Livin' outdoors: Homeowners add fireplaces, sinks, ice makers to their outdoor spaces

Livin' outdoors: Homeowners add fireplaces, sinks, ice makers to their outdoor spaces

September 28th, 2013 by Barry Courter in Life Entertainment

Eric and Raquel Schrumpf converted an unused area of their yard into an outdoor living space the whole family enjoys.

Photo by Dan Henry/Times Free Press.

The new outdoor living space includes several sitting areas.

Photo by Dan Henry/Times Free Press.

Exterior paint provides weatherproofing for an indoor table paired with colorful metal chairs.

Photo by Dan Henry/Times Free Press.

An old wash tub was repurposed into a planter.

Photo by Dan Henry/Times Free Press.

Prior to a recent makeover, Eric Schrumpf says the space behind his Big Ridge home "was the most hideous yard you've ever seen."

So Schrumpf contracted Barrett Fischer Landscape Co. Inc. to create an outdoor living space in the area and today he says his family spends as much time as they can in the formerly unused space.

"We literally were never out there," Schrumpf says. "Now, we are out there every day."

One of the biggest trends in housing is creating outdoor living spaces. According to Professional Builder magazine and the American Institute of Architects, requests for outdoor living space increased by 46 and 56 percent in 2010 and 2011.

Prior to 2008, General Shale, which has more than 50 stores nationwide, including one in Chattanooga, sold mostly brick and block for new construction. Today, about 15 to 20 percent of its business involves outdoor living kits such as pizza ovens, fire pits, fireplaces and water features, says Justin Greaser, a General Shale district sales manager in Chattanooga. The company also sells block for building retaining walls and brick and concrete veneer pieces used in landscaping.

He says the economic downturn in the last five years has caused home values to drop, so more homeowners are choosing to stay where they are. But to do that, many want to improve what they have, and they want to be outside.

"The economic downturn did two things," Greaser says. "It has made people less inclined to sell, and those that are buying are underbuying, which is the opposite trend of 10 or 15 years ago, where people were overbuying and getting too much house."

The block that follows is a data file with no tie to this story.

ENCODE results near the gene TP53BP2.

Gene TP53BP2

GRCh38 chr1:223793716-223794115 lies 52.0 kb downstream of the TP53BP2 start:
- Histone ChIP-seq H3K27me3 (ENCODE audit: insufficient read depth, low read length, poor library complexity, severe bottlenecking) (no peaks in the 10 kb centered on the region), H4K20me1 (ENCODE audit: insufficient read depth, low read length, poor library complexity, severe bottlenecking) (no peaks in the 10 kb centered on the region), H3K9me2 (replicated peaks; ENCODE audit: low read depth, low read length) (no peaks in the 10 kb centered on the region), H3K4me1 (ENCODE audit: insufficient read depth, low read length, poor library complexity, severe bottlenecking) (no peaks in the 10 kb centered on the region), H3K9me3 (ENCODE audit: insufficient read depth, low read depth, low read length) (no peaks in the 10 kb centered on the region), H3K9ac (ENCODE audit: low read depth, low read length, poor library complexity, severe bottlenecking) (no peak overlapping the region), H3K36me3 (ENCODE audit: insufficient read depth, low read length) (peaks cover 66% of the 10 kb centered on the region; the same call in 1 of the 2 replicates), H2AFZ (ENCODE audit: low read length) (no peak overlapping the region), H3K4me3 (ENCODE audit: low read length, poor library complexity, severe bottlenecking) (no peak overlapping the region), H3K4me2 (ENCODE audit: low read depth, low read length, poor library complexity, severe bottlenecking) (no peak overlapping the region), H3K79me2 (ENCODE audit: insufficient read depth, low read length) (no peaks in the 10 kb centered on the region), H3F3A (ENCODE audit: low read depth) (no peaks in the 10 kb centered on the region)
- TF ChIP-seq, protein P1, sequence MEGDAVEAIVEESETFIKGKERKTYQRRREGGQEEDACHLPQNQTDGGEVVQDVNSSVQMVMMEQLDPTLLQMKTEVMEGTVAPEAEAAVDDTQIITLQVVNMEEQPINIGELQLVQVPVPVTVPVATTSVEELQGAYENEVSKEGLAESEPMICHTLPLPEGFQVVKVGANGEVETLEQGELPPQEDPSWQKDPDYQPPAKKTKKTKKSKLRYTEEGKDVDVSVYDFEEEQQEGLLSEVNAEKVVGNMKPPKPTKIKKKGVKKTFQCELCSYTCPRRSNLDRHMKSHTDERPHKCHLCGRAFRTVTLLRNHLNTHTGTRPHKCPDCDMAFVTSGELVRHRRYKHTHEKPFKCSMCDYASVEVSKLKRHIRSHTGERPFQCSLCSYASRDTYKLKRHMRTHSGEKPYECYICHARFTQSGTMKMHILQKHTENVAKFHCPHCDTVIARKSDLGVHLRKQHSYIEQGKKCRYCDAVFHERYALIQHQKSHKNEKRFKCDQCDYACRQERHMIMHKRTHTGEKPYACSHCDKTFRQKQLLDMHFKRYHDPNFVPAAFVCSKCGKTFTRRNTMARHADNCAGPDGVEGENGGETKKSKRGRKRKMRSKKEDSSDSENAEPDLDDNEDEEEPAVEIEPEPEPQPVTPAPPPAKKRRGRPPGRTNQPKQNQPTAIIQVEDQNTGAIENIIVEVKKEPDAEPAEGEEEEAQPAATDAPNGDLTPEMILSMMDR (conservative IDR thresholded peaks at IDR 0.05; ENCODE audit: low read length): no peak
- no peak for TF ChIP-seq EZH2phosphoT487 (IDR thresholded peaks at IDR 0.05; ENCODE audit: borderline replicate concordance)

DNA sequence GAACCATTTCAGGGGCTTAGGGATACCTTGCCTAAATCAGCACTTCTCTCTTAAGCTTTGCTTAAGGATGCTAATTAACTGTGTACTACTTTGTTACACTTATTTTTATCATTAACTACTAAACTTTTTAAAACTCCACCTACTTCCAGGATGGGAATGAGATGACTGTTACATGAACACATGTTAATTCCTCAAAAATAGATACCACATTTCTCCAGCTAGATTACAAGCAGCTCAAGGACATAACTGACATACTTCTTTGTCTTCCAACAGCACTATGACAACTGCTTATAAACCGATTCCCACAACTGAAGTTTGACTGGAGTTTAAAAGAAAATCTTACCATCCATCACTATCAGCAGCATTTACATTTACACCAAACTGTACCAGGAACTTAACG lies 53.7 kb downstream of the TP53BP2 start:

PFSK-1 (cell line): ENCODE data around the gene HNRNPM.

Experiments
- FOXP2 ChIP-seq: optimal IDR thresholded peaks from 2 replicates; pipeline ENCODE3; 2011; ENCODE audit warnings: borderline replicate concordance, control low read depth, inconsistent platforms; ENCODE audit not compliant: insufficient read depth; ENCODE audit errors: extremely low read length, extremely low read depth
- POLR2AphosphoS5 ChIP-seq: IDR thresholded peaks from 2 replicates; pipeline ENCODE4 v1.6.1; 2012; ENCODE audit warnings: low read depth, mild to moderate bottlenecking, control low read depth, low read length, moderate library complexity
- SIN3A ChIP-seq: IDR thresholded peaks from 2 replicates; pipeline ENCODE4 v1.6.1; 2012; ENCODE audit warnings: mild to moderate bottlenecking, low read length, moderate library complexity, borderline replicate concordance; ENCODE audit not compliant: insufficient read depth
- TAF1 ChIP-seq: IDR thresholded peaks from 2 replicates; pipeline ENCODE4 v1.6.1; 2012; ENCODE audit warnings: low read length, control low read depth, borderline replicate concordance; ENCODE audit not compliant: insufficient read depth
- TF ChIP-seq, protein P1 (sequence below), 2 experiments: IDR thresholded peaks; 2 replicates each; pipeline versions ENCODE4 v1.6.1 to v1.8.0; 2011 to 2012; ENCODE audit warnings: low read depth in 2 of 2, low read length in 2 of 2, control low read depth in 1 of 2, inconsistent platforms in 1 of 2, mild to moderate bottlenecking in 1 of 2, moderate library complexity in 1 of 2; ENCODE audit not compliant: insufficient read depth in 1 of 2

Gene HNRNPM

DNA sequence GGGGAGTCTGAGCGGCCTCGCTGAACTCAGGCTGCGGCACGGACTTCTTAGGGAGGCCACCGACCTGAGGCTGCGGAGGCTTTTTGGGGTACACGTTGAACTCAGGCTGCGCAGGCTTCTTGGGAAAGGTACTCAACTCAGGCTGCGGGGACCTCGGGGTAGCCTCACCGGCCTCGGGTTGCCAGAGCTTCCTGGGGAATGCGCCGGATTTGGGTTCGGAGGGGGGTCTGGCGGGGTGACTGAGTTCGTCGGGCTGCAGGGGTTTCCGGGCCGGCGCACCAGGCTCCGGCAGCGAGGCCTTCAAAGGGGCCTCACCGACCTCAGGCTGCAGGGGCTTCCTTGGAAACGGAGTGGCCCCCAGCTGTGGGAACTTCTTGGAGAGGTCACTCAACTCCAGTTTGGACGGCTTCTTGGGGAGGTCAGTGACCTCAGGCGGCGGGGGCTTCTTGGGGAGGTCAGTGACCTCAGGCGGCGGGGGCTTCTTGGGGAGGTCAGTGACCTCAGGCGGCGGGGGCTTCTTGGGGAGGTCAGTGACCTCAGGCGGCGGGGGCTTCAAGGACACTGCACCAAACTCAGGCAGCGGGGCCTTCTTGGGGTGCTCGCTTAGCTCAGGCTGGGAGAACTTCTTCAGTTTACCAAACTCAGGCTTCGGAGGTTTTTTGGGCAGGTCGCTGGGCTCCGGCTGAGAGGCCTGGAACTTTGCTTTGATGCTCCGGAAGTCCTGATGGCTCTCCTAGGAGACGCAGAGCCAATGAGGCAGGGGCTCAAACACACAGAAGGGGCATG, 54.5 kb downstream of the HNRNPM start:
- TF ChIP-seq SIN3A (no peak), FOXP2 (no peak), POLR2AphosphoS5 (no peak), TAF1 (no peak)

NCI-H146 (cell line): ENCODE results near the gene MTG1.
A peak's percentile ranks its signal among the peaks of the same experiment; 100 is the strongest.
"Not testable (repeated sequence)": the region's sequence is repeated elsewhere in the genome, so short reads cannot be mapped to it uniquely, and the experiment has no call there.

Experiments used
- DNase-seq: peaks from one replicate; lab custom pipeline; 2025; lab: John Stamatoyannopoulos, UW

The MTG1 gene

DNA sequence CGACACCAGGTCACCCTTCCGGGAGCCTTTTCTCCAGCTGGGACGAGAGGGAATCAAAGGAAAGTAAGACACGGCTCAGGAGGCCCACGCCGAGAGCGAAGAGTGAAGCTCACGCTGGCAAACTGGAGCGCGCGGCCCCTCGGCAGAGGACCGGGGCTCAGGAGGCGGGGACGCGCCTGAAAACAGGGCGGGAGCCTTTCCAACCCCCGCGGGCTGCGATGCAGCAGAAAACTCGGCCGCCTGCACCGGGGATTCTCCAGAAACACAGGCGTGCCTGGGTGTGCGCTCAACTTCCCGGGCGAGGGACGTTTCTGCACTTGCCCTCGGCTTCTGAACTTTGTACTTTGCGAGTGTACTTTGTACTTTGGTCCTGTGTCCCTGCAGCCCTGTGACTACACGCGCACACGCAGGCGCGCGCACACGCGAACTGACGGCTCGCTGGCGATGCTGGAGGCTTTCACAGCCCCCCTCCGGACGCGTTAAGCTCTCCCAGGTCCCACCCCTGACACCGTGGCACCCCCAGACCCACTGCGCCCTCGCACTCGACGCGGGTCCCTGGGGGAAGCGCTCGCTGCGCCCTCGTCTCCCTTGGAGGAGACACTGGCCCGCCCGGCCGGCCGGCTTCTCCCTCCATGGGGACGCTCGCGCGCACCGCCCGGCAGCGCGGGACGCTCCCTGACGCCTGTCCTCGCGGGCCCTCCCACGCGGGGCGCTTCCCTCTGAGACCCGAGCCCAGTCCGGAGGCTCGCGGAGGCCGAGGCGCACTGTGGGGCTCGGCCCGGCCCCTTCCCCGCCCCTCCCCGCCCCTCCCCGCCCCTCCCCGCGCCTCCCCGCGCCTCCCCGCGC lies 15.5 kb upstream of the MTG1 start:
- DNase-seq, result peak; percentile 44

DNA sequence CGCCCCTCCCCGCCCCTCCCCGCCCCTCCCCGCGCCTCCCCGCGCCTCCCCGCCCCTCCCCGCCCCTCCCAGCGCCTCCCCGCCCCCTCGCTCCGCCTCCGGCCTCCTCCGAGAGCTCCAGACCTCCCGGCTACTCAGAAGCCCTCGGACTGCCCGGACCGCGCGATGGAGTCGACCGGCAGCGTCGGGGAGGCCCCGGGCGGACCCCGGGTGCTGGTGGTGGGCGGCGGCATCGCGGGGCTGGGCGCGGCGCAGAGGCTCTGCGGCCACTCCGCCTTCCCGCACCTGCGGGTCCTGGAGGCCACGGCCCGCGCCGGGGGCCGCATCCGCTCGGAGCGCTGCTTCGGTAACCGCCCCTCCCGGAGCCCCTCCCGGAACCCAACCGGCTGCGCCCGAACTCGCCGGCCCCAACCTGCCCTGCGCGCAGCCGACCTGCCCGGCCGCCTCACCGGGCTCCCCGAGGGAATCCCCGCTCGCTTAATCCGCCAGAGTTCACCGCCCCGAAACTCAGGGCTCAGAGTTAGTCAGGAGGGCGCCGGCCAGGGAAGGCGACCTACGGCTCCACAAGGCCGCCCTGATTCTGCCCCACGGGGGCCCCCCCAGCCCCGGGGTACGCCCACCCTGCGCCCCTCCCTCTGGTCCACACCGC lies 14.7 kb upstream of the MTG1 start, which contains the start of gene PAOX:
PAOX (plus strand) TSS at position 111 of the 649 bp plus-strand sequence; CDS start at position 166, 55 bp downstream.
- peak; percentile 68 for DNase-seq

In Schrumpf's yard, Barrett Fischer Landscape removed trees, leveled some areas, brought in 30 tons of gravel and some AstroTurf for a play area. A 1,000-square-foot deck and another 600-square-foot stone-paver patio also were built and a fire pit and a water feature were installed.

Schrumpf declines to say how much he spent on the project.

Fischer says more and more of his business these days involves creating outdoor living spaces for people. The options include not only the requisite grill, but pizza ovens, ice makers, refrigerators, sinks, fireplaces and fire pits. Manufacturers have jumped on the trend and now many of those items can be purchased as a kit.

Some of the kits sold by General Shale can be put together by do-it-yourselfers, while others require a professional contractor. The DIY kits come with everything you might need except the sand and gravel used for the foundation, which his company has in stock, Greaser says.

"If you have a shovel, a tape measure and a level, you can create the foundation and put together a fireplace," Greaser says. "It will usually take longer to dig out the foundation than to build the kit. One person can put them together in most cases, and they are a weekend project."

The fireplace kits start at $600 and can go up to $3,500, he says.

Greaser says he recently build one in his own backyard and, like the Schrumpfs, his family now uses the space all the time.

"We are naturally spending more time outside and doing things together," he says.

Fischer says hiring a contractor is advisable for larger projects, especially those that involve moving large amounts of earth or irrigation issues.

"Every house is different and you can have gas line issues or power lines, septic issues and even access can be a problem," he says.

Contact staff writer Barry Courter at bcourter@timesfreepress.com or 423-757-6345.